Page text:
I recently finished Kate Christensen’s latest novel, Trouble, due out in June from Doubleday. I’m a huge fan of Kate’s work. She won me over with her misanthropic, chain-smoking character named Hugo in the uproarious story of a foodie who lives in a dilapidated mansion and has to deal with his estranged wife and his older gay uncle. That book, The Epicure’s Lament, is always a favorite handsell of mine.
I was completely happy when Kate won the PEN/Faulkner award for her most recently published book, The Great Man, and thought it was entirely deserved for her intimate look at two biographers vying for the real story of an artist who has recently passed away at the start of the novel.
We hosted her at a joint event between RiverRun Bookstore and the Portsmouth Public Library for a book group discussion and talk back in September of 2008. It’s always intimidating when you get to meet one of your favorite authors, but Kate is incredibly gracious and so down to earth. We both share a love of good food, and we talked about how she incorporates her epicurean leanings into most of her writing.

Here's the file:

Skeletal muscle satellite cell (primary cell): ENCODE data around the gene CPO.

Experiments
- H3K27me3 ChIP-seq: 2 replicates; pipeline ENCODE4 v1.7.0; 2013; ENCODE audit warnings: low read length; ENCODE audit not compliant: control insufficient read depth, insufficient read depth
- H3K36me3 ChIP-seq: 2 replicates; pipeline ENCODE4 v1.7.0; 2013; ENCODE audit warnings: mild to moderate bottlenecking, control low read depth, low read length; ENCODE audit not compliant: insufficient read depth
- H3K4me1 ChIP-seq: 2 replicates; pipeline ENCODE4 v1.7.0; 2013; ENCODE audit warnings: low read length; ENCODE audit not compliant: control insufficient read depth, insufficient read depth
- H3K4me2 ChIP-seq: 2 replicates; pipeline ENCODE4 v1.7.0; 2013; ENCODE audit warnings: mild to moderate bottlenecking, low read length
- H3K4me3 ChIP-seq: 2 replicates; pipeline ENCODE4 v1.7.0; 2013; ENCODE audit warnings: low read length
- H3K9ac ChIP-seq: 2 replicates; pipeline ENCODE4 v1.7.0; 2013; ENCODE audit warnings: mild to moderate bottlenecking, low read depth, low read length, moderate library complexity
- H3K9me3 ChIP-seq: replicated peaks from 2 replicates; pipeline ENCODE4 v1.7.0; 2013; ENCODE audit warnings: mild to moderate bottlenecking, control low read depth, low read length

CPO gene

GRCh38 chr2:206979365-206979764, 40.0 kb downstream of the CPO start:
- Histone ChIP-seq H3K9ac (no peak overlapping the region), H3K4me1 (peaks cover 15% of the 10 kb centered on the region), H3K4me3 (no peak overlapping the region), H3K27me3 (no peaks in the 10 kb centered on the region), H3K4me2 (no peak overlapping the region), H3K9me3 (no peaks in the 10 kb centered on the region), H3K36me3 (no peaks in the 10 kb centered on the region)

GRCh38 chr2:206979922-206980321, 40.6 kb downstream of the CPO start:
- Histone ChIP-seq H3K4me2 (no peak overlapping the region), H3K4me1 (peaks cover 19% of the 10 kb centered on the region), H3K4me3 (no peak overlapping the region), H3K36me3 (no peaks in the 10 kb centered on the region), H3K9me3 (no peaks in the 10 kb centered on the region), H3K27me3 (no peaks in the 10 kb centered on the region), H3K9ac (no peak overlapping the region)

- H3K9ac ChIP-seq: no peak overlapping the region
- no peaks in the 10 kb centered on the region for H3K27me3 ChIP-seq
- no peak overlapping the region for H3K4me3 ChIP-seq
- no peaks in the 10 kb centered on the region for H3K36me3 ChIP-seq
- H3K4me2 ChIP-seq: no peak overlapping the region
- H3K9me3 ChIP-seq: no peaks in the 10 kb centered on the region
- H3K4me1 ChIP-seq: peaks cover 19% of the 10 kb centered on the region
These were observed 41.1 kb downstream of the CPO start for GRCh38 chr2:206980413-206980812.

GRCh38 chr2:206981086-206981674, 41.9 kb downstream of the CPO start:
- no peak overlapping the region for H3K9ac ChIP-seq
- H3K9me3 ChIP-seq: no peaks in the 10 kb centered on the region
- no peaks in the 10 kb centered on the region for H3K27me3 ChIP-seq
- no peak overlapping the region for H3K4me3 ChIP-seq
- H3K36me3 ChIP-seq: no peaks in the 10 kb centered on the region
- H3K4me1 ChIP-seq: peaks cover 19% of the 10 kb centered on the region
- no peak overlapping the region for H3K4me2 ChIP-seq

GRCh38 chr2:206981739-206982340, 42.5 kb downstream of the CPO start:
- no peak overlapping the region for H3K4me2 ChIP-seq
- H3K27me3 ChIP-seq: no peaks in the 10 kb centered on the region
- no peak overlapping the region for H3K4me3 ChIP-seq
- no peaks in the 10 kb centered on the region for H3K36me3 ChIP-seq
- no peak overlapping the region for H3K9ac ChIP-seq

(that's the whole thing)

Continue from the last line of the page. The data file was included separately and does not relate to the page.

I’ve been begging one of our lovely Random House reps, Lesley, for months now to get me the advanced reading copy of Kate’s latest. She kindly gave me one and between episodes in season 4 of LOST I read Trouble. Let me tell you right now, folks. It’s good. Very good.
Kate’s the master of whip-smart dialogue and completely believable characters. No matter how down and out they are, you root for them. Her latest is the story of two best friends having their mid-life crisis at the same time. Josie is a Manhattan therapist; Raquel is a rock star who lives in L.A.. Both need to escape from problems in their personal lives, so they meet up in Mexico to console each other.
What I love about all of Kate’s books that I have read so far is that her writing is extremely smart and on top of that, their is an edgy, gutsy voice always mixed into the narrative. That’s more than evident in Trouble, a book that is as hot in parts as spicy Mexican food. Watch out especially for very well-written sex scenes that aren’t in a crappy romance novel! It takes a lot of guts to write about sex in detail in a literary novel, in my opinion.
Read her. As Maud said on The Daily Beast, catch up on Kate’s previous novels before Trouble comes out. I’m really glad that people like Maud and Patrick at Vroman’s are also big fans of Kate. It means I’m in good company with my taste in literature.